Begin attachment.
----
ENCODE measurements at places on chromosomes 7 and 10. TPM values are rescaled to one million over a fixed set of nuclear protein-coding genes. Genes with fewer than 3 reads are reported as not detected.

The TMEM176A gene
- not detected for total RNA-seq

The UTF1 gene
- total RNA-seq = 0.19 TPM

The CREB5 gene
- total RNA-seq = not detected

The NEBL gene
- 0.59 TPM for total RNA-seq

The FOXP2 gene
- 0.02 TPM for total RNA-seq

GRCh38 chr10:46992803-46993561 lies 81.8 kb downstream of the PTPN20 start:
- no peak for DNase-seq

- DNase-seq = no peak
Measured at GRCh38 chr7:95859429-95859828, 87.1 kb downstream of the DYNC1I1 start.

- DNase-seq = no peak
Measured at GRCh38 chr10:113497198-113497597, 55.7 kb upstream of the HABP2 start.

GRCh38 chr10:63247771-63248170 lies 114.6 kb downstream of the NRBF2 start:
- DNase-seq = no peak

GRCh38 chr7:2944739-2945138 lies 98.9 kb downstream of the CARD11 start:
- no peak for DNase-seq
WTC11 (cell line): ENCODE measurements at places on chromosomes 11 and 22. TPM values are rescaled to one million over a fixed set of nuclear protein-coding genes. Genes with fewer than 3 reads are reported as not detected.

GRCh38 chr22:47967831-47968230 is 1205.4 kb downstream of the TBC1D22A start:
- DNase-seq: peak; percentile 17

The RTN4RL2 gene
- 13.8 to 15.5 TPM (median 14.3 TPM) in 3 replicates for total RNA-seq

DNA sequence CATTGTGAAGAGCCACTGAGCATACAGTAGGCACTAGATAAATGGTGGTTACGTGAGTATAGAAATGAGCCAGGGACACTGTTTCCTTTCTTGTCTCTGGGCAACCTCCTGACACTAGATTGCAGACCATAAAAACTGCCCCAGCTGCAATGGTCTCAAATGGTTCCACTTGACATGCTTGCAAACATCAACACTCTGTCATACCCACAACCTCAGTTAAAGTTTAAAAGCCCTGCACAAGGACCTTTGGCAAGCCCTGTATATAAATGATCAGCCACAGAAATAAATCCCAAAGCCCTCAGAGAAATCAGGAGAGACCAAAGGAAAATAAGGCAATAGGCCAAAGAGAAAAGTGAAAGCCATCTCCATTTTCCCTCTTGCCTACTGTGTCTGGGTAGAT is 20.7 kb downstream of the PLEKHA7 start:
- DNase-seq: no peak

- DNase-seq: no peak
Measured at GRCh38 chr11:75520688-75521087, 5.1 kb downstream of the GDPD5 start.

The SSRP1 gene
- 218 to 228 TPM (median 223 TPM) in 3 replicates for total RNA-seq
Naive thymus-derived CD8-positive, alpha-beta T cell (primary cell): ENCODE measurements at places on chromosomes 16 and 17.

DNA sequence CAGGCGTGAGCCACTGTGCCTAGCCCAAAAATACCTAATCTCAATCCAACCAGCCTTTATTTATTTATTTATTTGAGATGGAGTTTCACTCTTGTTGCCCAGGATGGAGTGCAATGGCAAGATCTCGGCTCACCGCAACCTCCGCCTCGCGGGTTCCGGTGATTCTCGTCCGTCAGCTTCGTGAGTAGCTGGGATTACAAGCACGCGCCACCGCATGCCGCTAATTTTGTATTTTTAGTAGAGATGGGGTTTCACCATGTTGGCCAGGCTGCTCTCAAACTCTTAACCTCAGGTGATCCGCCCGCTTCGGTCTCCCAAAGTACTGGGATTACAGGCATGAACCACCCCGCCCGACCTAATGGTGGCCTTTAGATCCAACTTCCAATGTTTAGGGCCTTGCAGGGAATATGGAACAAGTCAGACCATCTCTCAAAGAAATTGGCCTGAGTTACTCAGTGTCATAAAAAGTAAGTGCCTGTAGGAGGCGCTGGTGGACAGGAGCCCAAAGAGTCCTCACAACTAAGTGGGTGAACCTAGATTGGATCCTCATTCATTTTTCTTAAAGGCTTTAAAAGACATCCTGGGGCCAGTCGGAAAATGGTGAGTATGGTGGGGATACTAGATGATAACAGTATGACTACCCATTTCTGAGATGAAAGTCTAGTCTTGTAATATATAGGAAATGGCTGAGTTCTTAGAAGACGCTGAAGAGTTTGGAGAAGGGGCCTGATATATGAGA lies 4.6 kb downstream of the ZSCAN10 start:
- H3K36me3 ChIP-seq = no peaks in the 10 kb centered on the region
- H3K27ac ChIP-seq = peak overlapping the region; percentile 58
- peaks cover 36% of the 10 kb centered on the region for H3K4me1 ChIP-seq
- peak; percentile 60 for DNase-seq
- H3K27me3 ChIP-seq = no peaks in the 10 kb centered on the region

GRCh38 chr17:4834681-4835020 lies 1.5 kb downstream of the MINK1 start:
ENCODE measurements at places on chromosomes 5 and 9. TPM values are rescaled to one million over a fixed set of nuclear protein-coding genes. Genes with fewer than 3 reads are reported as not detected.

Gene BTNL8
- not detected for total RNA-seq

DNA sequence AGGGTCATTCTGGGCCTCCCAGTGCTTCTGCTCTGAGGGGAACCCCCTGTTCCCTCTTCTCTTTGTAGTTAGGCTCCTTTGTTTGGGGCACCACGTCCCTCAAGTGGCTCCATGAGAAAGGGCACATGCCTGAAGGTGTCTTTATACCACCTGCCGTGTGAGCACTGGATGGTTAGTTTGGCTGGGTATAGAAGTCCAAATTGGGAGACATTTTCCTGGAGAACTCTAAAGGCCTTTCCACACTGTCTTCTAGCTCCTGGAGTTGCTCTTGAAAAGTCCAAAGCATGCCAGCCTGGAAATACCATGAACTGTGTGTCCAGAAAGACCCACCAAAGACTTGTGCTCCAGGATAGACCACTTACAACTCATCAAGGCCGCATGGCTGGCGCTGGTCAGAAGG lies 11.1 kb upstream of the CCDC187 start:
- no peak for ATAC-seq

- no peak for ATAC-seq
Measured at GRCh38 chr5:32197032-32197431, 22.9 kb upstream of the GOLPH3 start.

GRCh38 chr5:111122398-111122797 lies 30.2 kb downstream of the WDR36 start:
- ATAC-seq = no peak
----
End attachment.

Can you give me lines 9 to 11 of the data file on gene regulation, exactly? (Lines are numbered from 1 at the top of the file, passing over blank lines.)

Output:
- 0.59 TPM for total RNA-seq

The FOXP2 gene
- 0.02 TPM for total RNA-seq